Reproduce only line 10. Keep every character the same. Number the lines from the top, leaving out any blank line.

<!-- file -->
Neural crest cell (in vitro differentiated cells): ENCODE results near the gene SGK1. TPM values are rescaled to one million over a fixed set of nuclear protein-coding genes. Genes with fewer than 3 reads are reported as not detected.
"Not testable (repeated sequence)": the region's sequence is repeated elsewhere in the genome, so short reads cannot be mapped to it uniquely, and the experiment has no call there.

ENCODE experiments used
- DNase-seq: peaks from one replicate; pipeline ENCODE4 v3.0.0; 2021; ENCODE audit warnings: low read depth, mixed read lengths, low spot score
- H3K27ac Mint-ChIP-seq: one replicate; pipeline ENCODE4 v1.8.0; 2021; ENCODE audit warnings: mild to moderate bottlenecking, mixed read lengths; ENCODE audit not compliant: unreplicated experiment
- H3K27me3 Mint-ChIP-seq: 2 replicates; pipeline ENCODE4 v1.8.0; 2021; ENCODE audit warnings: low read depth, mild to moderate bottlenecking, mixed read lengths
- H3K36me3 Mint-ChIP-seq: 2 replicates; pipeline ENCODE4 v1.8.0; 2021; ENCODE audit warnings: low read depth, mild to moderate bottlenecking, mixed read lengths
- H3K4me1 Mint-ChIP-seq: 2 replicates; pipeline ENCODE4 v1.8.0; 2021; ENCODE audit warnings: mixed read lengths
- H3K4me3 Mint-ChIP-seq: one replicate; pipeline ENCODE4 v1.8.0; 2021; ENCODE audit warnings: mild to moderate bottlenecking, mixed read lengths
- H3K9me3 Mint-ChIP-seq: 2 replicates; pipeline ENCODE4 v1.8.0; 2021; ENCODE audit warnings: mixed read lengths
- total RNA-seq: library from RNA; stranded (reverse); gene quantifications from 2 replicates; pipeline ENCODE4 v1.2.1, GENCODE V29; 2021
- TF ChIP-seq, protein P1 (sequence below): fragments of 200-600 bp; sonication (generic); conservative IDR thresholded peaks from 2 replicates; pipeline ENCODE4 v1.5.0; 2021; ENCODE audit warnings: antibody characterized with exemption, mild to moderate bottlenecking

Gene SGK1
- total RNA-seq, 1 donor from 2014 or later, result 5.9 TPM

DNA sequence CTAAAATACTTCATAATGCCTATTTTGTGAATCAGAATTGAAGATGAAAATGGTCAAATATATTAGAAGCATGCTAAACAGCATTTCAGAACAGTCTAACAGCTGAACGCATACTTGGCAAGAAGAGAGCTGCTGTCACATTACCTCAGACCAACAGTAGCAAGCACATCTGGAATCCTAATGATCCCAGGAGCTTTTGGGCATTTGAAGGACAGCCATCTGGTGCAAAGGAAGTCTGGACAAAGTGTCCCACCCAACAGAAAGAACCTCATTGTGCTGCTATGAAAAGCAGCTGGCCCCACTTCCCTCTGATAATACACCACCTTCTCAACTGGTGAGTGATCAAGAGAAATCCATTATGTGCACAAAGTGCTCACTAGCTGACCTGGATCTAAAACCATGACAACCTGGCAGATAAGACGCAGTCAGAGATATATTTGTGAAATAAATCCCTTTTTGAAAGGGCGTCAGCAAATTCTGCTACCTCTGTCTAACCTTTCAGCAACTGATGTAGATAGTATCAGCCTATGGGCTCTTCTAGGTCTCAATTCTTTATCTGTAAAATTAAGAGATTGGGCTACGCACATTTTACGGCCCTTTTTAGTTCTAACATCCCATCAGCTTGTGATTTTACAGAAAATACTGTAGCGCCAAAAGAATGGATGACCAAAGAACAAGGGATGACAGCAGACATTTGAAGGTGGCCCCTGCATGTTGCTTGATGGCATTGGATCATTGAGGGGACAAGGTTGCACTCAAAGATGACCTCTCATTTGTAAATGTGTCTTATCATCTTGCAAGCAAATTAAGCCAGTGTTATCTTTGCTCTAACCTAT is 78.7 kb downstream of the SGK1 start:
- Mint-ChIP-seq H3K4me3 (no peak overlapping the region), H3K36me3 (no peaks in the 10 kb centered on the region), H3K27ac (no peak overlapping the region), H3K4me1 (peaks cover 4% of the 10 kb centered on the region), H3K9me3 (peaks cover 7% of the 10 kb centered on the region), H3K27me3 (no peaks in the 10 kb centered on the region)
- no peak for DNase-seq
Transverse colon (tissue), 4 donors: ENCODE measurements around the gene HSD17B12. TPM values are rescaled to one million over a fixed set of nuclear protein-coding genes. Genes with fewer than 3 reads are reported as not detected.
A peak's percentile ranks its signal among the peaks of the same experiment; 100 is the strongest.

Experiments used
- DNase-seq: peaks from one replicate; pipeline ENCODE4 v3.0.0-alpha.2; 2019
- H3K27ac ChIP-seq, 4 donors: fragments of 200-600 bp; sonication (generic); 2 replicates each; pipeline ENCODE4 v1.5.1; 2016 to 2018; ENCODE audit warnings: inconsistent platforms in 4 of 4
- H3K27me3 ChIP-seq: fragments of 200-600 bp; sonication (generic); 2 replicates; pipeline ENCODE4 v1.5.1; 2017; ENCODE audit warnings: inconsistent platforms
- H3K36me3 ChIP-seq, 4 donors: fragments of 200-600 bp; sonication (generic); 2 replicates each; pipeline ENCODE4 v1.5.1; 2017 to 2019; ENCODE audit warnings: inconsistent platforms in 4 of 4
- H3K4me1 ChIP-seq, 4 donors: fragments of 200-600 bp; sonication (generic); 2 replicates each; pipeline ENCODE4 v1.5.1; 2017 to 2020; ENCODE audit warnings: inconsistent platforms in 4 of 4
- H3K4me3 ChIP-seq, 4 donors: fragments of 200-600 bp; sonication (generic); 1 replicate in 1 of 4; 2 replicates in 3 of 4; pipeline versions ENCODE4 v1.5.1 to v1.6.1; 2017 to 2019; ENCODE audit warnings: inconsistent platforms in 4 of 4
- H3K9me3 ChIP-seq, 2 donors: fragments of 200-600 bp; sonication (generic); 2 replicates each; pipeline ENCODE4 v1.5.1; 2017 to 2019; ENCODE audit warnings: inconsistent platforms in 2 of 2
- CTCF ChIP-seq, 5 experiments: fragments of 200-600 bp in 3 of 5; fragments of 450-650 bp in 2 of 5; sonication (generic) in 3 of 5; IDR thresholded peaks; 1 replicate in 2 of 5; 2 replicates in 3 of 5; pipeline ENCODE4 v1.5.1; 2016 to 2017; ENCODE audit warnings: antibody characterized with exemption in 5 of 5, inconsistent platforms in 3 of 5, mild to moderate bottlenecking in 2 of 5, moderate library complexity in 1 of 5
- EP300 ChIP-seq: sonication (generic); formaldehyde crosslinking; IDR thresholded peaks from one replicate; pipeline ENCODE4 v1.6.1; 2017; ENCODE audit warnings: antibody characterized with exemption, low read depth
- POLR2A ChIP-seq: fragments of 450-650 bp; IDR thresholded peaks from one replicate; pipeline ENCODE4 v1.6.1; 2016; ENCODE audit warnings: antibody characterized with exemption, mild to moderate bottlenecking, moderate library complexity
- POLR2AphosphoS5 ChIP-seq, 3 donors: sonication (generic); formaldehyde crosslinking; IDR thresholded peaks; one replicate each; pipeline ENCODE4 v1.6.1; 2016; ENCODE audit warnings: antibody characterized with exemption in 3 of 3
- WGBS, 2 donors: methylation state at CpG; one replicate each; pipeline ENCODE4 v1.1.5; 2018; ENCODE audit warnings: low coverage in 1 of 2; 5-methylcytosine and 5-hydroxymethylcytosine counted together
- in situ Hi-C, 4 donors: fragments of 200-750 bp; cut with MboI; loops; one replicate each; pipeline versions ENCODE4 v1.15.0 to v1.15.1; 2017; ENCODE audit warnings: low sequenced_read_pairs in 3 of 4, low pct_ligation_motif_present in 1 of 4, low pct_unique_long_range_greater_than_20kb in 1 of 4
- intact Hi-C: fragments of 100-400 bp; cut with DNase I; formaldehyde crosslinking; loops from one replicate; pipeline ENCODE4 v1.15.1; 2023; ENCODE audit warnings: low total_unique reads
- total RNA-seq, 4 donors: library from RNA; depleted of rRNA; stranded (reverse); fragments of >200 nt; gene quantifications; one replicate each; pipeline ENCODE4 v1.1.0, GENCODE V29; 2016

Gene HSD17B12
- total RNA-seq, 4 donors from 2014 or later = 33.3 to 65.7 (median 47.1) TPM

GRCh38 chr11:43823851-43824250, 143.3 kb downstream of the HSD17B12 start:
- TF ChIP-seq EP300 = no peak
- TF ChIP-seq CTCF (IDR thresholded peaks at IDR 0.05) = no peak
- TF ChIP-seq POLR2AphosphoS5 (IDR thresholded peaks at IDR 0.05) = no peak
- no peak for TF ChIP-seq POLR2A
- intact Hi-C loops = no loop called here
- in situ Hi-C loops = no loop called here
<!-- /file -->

- H3K9me3 Mint-ChIP-seq: 2 replicates; pipeline ENCODE4 v1.8.0; 2021; ENCODE audit warnings: mixed read lengths